Microsoft to get early Silverlight, Web tools out the door

Silverlight 1.0, Microsoft's Web browser plug-in for media applications, is expected this fall with Visual Studio 2008 later this year.

Microsoft is readying releases of its Web development tools as it looks to replace Adobe's Flash platform with Microsoft's own Web browser plug-in Silverlight.

Later this week, Microsoft is set to release a string of a tools, including Silverlight 1.0 Release Candidate and a second beta of Visual Studio 2008.

It said that Silverlight 1.0 is scheduled for final release in the fall, which should automatically be updated to users who download the Release Candidate. Visual Studio 2008 and the .Net Framework 3.5 are set for release by the end of the year.

Silverlight is a download for displaying media and interactive content in Web pages. It competes with Flash and other plug-ins that add interactivity to Web sites.

To spur creation of Silverlight applications, Microsoft also released a community technology preview of the Silverlight Add-In for Visual Studio 2008. The plug-in is expected to be ready soon after the final release of Visual Studio 2008.

The 1.0 version of Silverlight is optimized "mainly for media scenarios," said Scott Guthrie, general manager in Microsoft's Server and Tools division in charge of its Web development tools. Microsoft is trying to sign on Internet video publishers to use Silverlight instead of the Flash platform, which is currently the de facto standard for Web video.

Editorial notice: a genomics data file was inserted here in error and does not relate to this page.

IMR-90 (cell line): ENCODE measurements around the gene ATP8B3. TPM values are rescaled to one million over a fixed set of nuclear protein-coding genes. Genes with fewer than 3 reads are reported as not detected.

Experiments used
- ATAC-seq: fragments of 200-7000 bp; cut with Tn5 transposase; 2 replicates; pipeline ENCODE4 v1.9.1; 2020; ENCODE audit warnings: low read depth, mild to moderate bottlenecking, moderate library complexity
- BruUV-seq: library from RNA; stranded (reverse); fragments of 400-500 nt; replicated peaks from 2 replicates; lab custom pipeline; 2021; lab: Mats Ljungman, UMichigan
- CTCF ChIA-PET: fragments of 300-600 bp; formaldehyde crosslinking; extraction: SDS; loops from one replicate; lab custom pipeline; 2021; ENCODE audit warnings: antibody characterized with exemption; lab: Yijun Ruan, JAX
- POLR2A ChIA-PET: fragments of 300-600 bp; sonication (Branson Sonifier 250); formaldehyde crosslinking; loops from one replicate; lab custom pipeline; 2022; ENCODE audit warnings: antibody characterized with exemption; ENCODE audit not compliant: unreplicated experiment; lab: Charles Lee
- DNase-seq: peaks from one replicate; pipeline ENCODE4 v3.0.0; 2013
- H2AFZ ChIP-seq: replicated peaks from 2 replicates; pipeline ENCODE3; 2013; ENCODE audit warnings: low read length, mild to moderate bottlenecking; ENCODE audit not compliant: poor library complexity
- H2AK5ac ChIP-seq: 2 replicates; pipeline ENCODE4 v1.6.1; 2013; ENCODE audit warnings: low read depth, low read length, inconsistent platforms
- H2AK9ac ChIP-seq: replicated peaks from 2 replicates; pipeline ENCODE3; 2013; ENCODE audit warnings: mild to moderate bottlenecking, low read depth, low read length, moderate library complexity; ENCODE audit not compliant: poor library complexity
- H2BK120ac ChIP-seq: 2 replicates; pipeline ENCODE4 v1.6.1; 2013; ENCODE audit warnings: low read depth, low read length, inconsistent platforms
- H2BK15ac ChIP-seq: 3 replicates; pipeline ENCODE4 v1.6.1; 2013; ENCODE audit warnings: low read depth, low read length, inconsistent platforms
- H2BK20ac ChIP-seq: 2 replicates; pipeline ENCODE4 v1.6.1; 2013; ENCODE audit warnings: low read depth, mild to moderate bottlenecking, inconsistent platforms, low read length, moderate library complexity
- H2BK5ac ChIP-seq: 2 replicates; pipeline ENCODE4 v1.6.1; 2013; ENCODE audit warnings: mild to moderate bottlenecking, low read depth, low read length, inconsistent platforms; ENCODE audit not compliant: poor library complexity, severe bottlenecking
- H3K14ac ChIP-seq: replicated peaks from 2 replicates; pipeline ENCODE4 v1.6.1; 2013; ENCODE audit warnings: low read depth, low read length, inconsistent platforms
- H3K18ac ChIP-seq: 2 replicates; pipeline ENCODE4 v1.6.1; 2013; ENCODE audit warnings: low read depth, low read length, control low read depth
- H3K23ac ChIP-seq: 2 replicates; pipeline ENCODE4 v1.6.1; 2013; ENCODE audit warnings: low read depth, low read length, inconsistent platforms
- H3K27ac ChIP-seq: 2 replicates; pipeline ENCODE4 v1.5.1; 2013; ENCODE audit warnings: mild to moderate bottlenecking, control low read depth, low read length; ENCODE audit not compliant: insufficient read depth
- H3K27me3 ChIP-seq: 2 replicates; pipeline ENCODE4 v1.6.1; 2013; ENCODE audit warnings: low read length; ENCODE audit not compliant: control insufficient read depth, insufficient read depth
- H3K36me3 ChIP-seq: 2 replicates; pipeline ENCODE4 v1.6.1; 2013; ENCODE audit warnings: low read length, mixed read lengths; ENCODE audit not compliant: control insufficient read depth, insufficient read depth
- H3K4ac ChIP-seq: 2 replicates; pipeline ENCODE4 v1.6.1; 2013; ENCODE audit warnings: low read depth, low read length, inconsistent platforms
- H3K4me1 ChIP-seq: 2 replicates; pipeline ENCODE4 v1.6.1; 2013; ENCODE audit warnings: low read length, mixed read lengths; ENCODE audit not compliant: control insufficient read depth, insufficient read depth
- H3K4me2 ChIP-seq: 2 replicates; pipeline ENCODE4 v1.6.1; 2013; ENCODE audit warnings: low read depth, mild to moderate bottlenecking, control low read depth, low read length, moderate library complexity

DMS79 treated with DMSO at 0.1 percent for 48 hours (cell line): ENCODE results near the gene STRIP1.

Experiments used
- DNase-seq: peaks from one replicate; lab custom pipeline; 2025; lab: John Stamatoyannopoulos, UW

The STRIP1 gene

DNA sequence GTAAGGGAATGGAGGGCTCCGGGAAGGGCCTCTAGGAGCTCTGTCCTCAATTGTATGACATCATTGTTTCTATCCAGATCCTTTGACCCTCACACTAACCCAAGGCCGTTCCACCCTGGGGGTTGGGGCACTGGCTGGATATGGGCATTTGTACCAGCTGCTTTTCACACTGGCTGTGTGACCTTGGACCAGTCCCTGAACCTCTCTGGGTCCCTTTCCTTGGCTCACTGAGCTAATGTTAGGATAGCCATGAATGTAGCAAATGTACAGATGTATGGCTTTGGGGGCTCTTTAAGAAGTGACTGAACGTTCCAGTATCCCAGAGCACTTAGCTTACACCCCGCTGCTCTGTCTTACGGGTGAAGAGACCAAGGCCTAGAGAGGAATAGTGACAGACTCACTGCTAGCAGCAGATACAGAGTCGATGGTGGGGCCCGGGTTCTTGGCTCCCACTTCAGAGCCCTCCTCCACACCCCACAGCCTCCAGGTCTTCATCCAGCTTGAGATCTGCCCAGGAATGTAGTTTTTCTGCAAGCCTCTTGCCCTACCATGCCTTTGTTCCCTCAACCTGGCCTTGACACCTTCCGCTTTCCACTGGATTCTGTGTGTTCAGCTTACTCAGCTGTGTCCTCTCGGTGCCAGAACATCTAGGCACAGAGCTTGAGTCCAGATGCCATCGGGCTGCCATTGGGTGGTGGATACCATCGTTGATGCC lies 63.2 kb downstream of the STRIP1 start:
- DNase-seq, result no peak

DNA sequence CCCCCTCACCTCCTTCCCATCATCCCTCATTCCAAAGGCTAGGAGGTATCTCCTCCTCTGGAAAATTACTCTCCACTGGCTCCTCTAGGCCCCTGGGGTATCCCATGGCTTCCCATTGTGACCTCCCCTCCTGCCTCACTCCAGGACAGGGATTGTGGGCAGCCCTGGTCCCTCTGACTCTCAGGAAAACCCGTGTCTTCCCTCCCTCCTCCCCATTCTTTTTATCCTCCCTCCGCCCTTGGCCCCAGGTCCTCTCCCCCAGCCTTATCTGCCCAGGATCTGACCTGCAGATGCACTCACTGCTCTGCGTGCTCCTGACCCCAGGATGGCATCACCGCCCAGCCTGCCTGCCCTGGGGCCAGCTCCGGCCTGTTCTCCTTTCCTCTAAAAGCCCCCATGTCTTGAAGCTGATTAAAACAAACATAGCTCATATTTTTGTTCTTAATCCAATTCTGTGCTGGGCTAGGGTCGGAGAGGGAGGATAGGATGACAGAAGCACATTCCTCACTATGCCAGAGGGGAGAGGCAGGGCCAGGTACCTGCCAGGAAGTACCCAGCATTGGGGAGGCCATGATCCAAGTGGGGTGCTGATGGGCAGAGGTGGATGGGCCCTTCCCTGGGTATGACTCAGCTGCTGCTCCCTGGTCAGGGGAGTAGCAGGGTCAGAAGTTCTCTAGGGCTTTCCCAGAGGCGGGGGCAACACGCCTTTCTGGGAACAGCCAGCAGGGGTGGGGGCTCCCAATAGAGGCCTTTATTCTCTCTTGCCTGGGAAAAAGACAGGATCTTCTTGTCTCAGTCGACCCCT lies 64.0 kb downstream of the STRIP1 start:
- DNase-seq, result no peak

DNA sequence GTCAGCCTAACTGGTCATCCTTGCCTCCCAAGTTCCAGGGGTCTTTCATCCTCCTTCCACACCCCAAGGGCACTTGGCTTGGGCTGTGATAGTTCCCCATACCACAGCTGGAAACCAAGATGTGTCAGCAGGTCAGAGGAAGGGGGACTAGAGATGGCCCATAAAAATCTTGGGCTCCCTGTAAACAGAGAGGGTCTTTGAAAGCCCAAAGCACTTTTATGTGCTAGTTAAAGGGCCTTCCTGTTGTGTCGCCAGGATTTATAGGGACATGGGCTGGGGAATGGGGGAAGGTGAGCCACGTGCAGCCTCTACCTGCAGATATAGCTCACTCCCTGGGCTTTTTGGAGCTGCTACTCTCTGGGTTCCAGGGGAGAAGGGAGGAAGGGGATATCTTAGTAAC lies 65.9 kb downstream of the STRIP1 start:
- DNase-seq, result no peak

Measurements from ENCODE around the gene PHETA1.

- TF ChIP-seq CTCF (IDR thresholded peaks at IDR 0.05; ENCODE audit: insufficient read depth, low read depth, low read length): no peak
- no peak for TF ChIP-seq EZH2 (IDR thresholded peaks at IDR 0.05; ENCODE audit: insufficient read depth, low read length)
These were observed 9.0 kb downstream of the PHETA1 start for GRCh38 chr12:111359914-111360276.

Silverlight videos embedded within a Web page can be resized and have higher fidelity than Flash videos, according to Microsoft.

The follow-on Silverlight 1.1 version will include support for the Dynamic Languages Runtime, which will allow programmers to use dynamic, or scripting, languages to write Windows or Silverlight Web applications using .Net-based tools.

The suite of tools are important components to Microsoft's overall software development strategy. Visual Studio 2008 and the latest .Net Framework include several enhancements specifically for Web development, Guthrie said.

Visual Studio 2008 and Microsoft's Expression Web design tool share a common front-end design tool, which should make it easier for developers and designers to collaborate, he said.

The tool is also designed to make it easier to work with database and XML date, he added.

Programmers can use these tools to build applications and get support from Microsoft under its GoLive License.

 

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